Seemingly a relatively simple problem, I can't seem to find a solution...

I want to build a pattern that will match any symbol whose name starts with V, and is elevated at any power. Something on the line of:

MatchQ[#1, (V1 | V2 | V3)^_.] & /@ {V1, V1^2, V2}

That returns true for each of the entries. I haven't found a way to put constrains on the symbol name, if not by using SymbolName[] and working with string patterns:

MatchQ[#1, (_)?(StringMatchQ[SymbolName[#1], "V" ~~ __] &)^_.] & /@ {V1, V1^2, V2}

However, it doesn't look exactly beautiful... (only to me?) :-) Is there a more compact and elegant way of putting constraints on a symbol name? I'm feeling like I'm totally missing a very obvious function that would do that...


2 Answers 2


I believe that if you want to match a Symbol by its constituent characters that you do need to use string patterns, therefore your solution is reasonable. I recommend a variation:

p2 = s_Symbol^_. /; StringMatchQ[SymbolName[s], "V*"]

s_Symbol makes sure that the expression that is passed to SymbolName is actually a Symbol. I also find it somewhat more readable. Test:

MatchQ[p2] /@ {V1, V1^2, V2, x^2, y}   (* v10 operator form syntax *)
{True, True, True, False, False}

The use of Condition rather than PatternTest makes it easier if you may be working with held expressions and need to add Unevaluated:

p3 = s_Symbol^_. /; StringMatchQ[SymbolName[Unevaluated@s], "V*"]

This allows:

V1 = "Fail!";
Cases[Hold[V1, V1^2, V2, x^2, y], x : p2 :> Hold[x]]
V1 =.;
{Hold[V1], Hold[V1^2], Hold[V2]}

To make the code a bit prettier consider an abstraction such as:

symPat = s_Symbol /; StringMatchQ[SymbolName[Unevaluated@s], #] &;

Then simply:

Cases[{V1, V1^2, V2, x^2, y}, symPat["V*"]^_.]
{V1, V1^2, V2}
  • $\begingroup$ Thank you, not only for he answer to the point, but for the additional info as well. $\endgroup$ Commented Feb 18, 2015 at 22:45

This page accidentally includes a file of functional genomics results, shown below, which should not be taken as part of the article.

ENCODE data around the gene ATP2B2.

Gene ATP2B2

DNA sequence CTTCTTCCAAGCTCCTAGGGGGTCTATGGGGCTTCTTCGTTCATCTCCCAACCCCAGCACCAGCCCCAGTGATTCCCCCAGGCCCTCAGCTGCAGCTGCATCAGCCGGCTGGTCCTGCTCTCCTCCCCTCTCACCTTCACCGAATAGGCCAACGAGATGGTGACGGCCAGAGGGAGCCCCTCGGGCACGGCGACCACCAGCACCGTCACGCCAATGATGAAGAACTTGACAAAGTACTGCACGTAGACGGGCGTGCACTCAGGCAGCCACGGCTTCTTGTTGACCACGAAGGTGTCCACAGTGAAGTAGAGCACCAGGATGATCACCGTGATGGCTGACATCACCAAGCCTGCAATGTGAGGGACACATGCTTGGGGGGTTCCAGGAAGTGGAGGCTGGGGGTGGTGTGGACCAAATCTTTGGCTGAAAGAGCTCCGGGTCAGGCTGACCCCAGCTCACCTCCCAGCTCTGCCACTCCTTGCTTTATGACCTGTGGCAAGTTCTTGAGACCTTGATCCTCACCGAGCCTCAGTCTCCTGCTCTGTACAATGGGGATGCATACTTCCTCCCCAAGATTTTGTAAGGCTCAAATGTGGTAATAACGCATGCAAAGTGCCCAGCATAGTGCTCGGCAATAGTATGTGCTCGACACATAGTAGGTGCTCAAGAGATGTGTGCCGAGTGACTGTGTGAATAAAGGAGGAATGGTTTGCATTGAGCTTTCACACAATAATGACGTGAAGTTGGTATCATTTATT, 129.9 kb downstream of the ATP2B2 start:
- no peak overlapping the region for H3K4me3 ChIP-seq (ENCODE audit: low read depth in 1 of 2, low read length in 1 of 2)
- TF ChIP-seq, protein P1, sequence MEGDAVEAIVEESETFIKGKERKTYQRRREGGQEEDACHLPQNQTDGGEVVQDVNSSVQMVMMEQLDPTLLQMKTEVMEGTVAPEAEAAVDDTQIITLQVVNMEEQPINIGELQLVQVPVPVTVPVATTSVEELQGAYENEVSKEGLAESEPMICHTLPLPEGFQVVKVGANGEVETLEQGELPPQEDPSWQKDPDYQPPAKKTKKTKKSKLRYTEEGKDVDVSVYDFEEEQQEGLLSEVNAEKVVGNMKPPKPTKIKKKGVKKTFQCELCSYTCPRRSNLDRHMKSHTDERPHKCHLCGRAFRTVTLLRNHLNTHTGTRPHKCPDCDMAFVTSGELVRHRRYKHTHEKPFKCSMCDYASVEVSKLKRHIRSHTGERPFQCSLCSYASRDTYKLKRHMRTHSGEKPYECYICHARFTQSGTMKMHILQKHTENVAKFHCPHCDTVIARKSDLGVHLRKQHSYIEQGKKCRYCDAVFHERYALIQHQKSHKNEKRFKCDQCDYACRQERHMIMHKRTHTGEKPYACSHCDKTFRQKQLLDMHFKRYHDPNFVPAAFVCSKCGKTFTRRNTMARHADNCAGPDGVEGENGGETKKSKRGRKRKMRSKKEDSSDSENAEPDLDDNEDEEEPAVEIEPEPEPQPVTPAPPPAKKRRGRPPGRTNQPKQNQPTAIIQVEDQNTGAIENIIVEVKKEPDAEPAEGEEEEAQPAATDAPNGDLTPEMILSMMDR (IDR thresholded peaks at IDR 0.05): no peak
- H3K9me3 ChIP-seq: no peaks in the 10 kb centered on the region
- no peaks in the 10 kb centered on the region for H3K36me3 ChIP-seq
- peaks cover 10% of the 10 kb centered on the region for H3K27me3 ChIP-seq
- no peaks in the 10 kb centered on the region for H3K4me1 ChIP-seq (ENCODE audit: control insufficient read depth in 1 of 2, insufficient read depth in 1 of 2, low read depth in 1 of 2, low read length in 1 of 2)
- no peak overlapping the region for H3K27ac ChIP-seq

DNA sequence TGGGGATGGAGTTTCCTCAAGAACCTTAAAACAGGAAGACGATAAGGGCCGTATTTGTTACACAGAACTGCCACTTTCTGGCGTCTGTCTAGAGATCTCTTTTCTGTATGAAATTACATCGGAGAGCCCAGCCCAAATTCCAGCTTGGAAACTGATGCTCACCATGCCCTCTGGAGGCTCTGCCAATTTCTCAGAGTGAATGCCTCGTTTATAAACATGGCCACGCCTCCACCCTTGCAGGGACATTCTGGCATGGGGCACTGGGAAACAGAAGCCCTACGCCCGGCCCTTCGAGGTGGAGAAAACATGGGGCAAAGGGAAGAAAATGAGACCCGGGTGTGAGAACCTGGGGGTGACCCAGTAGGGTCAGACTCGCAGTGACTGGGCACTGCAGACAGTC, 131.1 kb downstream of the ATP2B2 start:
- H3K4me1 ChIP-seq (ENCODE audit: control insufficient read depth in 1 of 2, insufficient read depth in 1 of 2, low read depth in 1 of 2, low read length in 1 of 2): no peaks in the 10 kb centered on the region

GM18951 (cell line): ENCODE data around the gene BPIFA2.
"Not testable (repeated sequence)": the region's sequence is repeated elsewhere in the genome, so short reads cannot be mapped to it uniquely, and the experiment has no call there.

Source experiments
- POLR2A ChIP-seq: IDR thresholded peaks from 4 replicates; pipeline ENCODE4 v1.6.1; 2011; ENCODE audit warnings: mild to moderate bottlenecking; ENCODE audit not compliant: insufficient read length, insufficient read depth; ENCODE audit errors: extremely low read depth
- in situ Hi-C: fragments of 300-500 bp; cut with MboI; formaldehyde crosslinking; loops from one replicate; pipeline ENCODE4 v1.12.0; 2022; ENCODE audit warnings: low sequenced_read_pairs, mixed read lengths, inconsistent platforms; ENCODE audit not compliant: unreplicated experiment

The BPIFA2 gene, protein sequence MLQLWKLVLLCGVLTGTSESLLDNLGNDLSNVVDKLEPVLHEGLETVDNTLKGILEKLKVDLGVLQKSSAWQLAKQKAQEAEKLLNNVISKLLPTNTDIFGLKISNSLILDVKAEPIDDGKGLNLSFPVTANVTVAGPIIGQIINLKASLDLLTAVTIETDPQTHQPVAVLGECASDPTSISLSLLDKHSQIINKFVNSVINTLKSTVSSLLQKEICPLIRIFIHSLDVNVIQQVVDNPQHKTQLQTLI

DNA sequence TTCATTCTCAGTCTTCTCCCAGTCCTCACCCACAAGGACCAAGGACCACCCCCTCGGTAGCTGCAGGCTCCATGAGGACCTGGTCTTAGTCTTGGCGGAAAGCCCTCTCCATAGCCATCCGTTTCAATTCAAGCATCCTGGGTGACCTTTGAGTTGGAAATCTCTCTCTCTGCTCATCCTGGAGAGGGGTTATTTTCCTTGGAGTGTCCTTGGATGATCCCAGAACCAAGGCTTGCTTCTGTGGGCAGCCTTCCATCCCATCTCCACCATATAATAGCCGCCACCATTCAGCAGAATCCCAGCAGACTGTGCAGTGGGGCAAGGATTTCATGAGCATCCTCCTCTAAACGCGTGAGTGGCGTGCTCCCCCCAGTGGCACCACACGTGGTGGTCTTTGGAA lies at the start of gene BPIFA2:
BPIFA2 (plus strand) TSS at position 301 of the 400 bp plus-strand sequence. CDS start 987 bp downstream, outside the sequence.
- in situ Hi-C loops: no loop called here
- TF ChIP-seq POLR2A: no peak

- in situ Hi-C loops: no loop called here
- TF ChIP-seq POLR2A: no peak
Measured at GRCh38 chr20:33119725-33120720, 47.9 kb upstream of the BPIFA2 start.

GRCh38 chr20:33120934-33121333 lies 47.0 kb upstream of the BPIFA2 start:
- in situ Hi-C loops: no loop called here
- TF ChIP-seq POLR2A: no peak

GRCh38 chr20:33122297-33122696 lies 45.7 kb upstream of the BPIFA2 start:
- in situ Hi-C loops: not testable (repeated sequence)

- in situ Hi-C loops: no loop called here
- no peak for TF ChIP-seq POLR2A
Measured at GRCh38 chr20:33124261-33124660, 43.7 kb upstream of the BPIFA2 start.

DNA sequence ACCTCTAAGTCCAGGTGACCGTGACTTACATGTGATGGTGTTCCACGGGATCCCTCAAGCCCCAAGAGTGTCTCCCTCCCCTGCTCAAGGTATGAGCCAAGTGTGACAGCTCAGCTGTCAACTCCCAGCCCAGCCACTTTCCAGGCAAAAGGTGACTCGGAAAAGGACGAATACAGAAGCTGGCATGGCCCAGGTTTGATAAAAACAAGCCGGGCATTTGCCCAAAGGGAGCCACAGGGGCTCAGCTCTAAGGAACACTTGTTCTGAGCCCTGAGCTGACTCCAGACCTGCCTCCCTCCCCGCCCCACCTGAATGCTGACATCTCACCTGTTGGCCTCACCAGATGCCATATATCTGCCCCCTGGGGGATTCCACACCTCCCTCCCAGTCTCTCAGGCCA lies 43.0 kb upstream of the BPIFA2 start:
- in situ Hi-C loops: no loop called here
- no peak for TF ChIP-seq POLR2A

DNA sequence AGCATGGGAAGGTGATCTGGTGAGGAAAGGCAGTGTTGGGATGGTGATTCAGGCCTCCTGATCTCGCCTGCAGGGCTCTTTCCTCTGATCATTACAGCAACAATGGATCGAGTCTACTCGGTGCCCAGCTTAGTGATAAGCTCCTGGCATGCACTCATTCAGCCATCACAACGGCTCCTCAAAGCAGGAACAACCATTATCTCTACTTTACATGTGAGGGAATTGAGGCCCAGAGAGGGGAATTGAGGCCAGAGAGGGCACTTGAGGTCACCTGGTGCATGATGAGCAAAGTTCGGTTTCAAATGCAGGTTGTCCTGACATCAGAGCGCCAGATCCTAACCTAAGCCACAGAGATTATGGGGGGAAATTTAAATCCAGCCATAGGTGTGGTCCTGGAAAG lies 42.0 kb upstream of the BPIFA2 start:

• $\begingroup$ Just for the sake of sharing, what drew me off was the (semi-)unconscious and naive belief that by writing 'MatcQ[V1, V1]' (that I never really wrote) I was comparing the names of the symbols. Thus my reasoning was: if I can compare entire names, and "any" by using _ (sort of * for symbol names), then there musts be a syntax to compare only part of the name (eventually completed by wildcards). Now I realize that 'MatchQ' compares the content of the symbols, hence the need to use SymbolName if you want to put constraints on the name... probably this was very clear to everyone except me! :-) $\endgroup$ Commented Feb 19, 2015 at 3:34

Thanks to Mr. Wizard for the excellent answer above. I just came across this post in search for an answer to a similar but not-quite-identical problem.

FWIW, here is my take on the answer posted. My main use-case for it is filtering rules in long sets of rules, e.g. AbsoluteOptions[EvaluationCell[]:

  ignoreCase : _?(BooleanQ) : True] :=
  StringContainsQ[searchFor, IgnoreCase -> ignoreCase]@
   Replace[{s_Symbol :> SymbolName@s, 
      e : Except[_String] :> ToString[e]}]@HoldForm@searchIn, 

Example usage:

MarginQ = StringRepresentationContainsQ["margin"]
FilterRules[AbsoluteOptions[EvaluationCell[]], _?(MarginQ)]


{CellFrameLabelMargins -> 6, CellFrameMargins -> 8, 
 CellLabelMargins -> {{12, 0}, {2, 0}}, 
 CellMargins -> {{66, 10}, {5, 8}}, ImageMargins -> 0, 
 WindowMargins -> {{84, 548}, {16, 84}}}

For the OP's original post, just replace StringContainsQ with StringMatchQ or StringStartsQ...


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